The RAT3 hardware is based on the popular and inexpensive PIC16F877 and should cost no more than US$25 to implement. Building on the experiences of RAT1 & RAT2, the RAT3 allows interfacing to keypads and LCD displays for user interface flexability. An inexpensive V22bis modem chip allows higher speed communications and releases the microcontroller overhead allowing sophisticated firmware applications.






I

               Some Communications Applications based on RAT Technology
HAMSTER  - Home AutoMation System TERminnal

Another Application based on RAT3 technology.

An early prototype based on the RAT3 communications firmware. This application straps a 128k x 8 SRAM to a PIC16F877 and allows recording and playback of voice samples to the telephone line. The 3 D type latches allow the big RAM to be connected to the PIC using the minimum of I/O pins.

The telephone line interface is on the far right of the photo,  making up the hook switch, gyrator and shunt circuits. This unit is powered entirely from the telephone line and a simple switching supply trickle charges the  4.8V rechargeable NiMH from the telephone line.

This device sits on your phone line until you call in - what happens next is limited only by your imagination and programming skills!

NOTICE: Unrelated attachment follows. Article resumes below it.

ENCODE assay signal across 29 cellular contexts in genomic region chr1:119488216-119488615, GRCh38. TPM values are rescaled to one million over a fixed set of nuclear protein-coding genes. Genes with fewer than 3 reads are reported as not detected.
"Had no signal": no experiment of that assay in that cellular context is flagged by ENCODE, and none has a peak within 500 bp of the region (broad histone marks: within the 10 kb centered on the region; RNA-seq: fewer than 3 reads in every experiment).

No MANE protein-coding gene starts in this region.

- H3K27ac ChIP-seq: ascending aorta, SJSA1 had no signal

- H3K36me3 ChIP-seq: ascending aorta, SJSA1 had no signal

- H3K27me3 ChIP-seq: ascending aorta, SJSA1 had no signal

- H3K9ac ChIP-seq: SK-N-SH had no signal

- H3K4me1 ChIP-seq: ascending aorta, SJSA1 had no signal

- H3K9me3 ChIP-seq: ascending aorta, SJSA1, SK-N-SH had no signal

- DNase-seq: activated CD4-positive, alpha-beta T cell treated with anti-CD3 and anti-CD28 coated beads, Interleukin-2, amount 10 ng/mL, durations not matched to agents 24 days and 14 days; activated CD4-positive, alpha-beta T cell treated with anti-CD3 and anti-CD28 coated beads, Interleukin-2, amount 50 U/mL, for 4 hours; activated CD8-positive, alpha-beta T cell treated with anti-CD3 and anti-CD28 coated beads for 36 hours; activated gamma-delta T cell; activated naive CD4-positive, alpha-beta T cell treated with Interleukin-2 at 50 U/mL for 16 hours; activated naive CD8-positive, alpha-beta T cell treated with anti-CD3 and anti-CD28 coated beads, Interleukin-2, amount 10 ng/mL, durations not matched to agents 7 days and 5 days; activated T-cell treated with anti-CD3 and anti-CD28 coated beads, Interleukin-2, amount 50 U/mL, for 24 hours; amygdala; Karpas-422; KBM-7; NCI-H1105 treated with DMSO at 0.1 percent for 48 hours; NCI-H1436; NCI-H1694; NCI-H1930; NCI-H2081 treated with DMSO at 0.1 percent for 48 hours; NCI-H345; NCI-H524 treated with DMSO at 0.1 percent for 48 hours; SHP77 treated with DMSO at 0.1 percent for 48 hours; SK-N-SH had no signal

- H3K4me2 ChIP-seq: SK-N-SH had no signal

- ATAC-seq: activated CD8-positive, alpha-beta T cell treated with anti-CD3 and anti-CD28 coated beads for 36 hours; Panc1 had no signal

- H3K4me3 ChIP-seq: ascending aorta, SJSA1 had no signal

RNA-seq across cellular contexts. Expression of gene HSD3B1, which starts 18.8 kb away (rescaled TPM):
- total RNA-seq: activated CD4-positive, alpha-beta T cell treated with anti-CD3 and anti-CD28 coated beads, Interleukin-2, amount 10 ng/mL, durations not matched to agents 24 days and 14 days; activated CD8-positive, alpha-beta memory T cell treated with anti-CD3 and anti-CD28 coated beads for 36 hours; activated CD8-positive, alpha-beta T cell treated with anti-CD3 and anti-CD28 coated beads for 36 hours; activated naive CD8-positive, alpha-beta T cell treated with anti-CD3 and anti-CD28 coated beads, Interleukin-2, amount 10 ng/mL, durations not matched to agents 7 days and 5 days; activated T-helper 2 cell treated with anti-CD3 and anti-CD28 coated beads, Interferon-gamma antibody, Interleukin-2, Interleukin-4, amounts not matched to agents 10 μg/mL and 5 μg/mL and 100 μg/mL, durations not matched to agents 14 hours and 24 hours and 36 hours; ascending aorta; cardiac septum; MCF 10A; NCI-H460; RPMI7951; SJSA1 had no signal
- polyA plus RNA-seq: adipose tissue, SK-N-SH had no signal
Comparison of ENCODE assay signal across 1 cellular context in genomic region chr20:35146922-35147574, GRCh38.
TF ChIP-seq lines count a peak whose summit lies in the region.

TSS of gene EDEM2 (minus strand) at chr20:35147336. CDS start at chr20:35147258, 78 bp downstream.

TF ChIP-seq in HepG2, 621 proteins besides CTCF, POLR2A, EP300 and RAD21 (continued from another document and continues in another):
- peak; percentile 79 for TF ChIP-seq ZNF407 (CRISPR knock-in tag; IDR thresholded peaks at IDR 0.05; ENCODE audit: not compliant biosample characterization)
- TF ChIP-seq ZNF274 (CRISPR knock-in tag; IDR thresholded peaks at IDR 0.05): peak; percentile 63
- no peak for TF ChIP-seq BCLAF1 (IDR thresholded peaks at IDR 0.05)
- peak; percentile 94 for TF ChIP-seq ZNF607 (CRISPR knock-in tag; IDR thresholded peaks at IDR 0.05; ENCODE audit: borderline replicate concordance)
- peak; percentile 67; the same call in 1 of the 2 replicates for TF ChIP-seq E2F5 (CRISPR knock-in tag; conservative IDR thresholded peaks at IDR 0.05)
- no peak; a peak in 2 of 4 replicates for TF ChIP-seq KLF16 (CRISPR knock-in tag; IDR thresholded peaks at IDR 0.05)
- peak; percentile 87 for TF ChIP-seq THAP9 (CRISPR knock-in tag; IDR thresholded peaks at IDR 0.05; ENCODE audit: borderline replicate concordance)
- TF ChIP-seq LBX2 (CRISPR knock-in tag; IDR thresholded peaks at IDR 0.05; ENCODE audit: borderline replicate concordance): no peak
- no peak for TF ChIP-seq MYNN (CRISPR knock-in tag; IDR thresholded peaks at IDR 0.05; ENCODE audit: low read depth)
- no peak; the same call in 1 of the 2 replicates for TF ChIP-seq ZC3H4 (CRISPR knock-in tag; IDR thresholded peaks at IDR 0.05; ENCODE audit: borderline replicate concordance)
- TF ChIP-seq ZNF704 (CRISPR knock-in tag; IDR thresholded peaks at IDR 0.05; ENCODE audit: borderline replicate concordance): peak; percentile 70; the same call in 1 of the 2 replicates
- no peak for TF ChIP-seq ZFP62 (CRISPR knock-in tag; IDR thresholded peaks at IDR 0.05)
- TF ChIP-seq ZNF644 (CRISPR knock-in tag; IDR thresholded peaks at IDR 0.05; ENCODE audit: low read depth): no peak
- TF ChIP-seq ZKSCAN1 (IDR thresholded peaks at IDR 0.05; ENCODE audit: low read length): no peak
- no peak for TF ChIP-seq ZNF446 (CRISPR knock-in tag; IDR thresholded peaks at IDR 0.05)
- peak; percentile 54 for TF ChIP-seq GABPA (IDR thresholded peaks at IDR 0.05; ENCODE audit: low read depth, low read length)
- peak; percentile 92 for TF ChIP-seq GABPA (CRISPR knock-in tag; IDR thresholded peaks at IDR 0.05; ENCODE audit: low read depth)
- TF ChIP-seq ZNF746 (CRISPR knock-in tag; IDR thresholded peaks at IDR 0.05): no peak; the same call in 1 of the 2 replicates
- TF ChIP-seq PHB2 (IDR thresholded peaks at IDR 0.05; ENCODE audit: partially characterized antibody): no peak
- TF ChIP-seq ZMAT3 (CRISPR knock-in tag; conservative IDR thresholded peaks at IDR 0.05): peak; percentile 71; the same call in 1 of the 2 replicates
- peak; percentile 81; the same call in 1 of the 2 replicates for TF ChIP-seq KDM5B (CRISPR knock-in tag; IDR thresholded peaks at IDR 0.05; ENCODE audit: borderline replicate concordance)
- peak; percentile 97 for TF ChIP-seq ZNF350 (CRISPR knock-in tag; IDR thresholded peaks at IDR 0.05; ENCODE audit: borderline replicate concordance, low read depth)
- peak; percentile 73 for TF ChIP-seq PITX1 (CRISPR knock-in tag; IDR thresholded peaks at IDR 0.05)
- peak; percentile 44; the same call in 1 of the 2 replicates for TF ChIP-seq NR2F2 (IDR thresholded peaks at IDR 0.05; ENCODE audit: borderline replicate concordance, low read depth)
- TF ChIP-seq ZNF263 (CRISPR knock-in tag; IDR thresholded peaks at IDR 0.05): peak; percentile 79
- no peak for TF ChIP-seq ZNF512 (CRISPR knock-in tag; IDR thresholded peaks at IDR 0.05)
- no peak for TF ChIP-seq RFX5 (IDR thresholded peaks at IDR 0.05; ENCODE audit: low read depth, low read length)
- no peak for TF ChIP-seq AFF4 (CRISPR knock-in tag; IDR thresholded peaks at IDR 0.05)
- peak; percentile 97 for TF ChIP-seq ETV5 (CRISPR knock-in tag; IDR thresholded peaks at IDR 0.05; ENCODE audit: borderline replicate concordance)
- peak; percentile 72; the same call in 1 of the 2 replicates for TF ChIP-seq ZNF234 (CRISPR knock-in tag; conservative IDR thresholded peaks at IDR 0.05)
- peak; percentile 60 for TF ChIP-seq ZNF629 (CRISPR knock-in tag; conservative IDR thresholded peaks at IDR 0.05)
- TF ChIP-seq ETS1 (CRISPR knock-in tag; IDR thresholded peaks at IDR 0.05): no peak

Latest New, July 2001: A new web site devoted to RAT technology is currently under construction and will be linked into this page when launched. Please await further announcements. Meanwhile why not join the RAT_Ring?
PIC Applications for all Seasons

It is now possible to do simple analogue signal processing in real time in firmware - tasks such as generating and decoding DTMF tones for telephony, producing V23 modem tones and decoding the V23 signal back into a serial bitstream. Speech recording and playback and a whole host of simple frequency and tone detection applications are also possible.

A  PIC can quite easily dial a telephone number,  send a short message at 120 characters per second and hang up again, all on a board (The RAT1 shown above) costing less than $10. PICs can communicate to each other or to a server from any phoneline in the World. Update all the software on your remote datalogger in about a minute.

Combining this technology  with the internet, you can now have a micro web server running on a $2 PIC which you can access from all over the world. Or how about one which only answers your phone when it recognises the incoming number - great for security applications - HAMSTER was designed for just this purpose.  The end task is really only limited by your imagination and programming skills.
Introducing the BAT - Bootloader Application Target Module  - You just plug it in and squirt in your Code!